a, Overexpression phenotypes of the TMM promoter driven BSL1 (green) in 5-day adaxial cotyledon epidermis. Right, qPCR data show relative expression levels of BSL1 in two independent overexpression lines used in this study. Total RNAs were extracted from 3-day-old seedlings. Gene expression levels were normalized by ACTIN2 and relative expression levels of BSL1 were compared with the values in the wild type. Data are presented as mean ± SD. n = three independent experiments. Primers used were listed in Supplementary Table 2. b, Stomatal phenotypes in 5-day adaxial cotyledon epidermis overexpressing phosphatase-dead BSL1D584N (green) in wild-type (left) and overexpressing wild-type BSL1 (red, right) in the basl-2 mutant (right), both driven by the TMM promoter. Note the stomatal phenotype generated by BSL1D584N resembled that observed for bsl-quad mutants, suggesting a dominant negative effect of BSL1D584N. c, Overexpression of BSL1 (green) driven by the TMM promoter in the loss of function yda-3 mutant did not alter the stomatal phenotypes in yda-3. d, Overexpression of constitutively active YDA (YDACA, green) driven by the SPCH promoter in the wild-type (left) and in bsl-quad mutants (right). The activities of YDACA suppressed the loss-of-function phenotypes in bsl-quad. e, Overexpression of BSL1 (green) driven by the TMM promoter (BSL1 ++) in the loss-of-function mutants bin2-3;bil1;bil2 (bin). bin mutations appeared to be epistatic. Cell outlines were stained with Propidium Iodide (magenta). f, Stomatal phenotype in 5-dpg adaxial cotyledon epidermis of Ws-2 (background of bin2). Right, quantification of Stomatal Index (# stomata relative to # total cells) of the designated genotypes. Box plot shows first and third quartiles, median (line) and mean (cross). n, number of cotyledons used for quantification. One-way ANOVA with Tukey’s post hoc test were used to compare with the wild-type Col-0. n.s., not significant. *** P < 0.0001. Scale bars in (a-e), 50 μm.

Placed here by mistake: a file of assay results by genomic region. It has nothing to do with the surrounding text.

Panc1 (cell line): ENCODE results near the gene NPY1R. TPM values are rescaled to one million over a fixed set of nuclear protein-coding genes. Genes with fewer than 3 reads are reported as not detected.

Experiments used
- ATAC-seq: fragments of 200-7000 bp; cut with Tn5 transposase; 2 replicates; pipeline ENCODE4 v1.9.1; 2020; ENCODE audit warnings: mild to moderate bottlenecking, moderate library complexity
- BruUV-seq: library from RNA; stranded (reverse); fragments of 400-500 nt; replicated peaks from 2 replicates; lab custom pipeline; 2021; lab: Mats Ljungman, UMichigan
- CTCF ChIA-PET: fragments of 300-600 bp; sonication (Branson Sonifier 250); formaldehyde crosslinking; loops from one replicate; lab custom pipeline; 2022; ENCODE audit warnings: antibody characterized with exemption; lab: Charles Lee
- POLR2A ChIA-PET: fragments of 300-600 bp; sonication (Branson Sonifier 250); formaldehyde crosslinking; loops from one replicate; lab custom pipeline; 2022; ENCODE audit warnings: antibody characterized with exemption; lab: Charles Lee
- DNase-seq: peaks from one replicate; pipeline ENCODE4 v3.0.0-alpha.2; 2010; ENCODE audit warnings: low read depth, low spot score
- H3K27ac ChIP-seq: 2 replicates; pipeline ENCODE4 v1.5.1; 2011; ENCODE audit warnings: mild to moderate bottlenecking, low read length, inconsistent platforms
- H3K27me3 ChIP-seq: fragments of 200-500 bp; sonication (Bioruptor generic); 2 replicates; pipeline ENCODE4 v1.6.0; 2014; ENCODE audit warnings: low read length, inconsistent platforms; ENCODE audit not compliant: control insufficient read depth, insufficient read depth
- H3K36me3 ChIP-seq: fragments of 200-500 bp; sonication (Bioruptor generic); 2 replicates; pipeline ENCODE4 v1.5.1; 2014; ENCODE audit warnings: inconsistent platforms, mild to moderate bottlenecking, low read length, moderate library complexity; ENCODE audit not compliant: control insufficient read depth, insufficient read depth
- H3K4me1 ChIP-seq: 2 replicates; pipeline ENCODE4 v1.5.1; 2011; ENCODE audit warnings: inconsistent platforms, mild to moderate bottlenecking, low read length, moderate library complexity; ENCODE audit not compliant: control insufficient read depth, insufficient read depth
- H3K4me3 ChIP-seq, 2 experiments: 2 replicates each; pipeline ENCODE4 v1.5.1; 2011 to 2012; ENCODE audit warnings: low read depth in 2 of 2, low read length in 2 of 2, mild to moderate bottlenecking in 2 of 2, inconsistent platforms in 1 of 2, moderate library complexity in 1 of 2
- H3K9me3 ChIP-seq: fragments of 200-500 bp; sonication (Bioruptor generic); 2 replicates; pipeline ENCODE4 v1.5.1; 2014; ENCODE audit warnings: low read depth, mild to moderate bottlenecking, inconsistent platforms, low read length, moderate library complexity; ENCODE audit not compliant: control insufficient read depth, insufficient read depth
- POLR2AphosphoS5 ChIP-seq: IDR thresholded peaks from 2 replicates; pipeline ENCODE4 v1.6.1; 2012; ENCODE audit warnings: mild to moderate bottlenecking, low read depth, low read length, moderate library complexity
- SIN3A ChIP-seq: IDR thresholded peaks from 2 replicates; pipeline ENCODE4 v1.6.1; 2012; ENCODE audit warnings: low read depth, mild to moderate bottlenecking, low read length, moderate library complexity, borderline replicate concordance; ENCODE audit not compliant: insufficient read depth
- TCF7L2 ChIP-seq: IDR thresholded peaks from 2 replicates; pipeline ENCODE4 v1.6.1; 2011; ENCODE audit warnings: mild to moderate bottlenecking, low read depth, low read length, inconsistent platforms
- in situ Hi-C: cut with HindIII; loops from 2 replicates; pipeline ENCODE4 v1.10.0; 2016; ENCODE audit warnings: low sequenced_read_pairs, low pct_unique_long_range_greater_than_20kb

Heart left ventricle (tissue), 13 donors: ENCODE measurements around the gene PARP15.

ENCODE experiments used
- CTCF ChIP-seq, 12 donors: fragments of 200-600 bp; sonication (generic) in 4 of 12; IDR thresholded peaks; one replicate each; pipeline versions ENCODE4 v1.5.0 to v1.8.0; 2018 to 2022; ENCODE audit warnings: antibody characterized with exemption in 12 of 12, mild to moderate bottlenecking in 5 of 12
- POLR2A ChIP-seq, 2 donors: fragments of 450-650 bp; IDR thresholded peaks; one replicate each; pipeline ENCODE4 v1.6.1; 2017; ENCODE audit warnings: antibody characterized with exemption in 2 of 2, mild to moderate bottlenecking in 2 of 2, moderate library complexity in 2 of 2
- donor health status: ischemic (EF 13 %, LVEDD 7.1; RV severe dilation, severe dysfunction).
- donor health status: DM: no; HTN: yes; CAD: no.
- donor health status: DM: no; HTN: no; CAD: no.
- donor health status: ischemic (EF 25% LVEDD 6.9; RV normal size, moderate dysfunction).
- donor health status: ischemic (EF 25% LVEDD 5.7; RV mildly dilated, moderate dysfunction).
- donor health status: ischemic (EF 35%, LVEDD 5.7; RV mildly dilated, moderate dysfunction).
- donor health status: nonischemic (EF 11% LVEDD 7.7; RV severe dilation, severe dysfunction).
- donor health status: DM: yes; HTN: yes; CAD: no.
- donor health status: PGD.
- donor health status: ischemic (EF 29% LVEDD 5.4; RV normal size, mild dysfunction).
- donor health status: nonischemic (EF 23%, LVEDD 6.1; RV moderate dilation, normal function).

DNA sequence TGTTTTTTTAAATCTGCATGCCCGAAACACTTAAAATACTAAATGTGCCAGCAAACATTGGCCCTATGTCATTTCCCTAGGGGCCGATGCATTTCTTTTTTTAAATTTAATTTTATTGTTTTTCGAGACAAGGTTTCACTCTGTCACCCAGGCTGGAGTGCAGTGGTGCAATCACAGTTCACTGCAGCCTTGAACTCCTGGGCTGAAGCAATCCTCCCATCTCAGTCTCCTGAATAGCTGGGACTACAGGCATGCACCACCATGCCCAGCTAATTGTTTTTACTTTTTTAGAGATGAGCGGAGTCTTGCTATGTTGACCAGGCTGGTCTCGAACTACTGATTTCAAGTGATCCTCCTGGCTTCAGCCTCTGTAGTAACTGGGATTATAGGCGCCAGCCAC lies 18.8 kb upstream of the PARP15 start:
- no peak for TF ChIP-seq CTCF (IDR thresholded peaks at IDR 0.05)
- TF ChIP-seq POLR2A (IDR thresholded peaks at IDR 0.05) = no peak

Extended Data Fig. 10 The Membrane Receptors ERECTA, SERK, and TMM are not required for BSL to Regulate Stomatal Development in Arabidopsis.
a-c, Confocal images show stomatal development (black/white) and protein expression (green) in 5-day adaxial cotyledon epidermis of the designated genotypes. Overexpression of BSL1 (BSL1 ++, green) was driven by the TMM promoter in loss-of-function receptor mutants, that is er;erl1;erl2 (a), serk1;2;3;4 (b), and tmm (c). Cell outlines were highlighted by PI-staining (magenta). Representative images were selected from at least 10 individual cotyledons. Scale bars, 50 μm. d, Quantification of Stomatal Lineage Index (SLI) of the genotypes shown in (a-c). Box plot shows first and third quartiles, median (line) and mean (cross). More than five cotyledons were scored for each genotype. Two-tailed Student’s t-test were used to compare with their respective genetic backgrounds. ** P < 0.005, *** P < 0.0001.
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Guo, X., Park, C.H., Wang, ZY. et al. A spatiotemporal molecular switch governs plant asymmetric cell division. Nat. Plants 7, 667–680 (2021). https://doi.org/10.1038/s41477-021-00906-0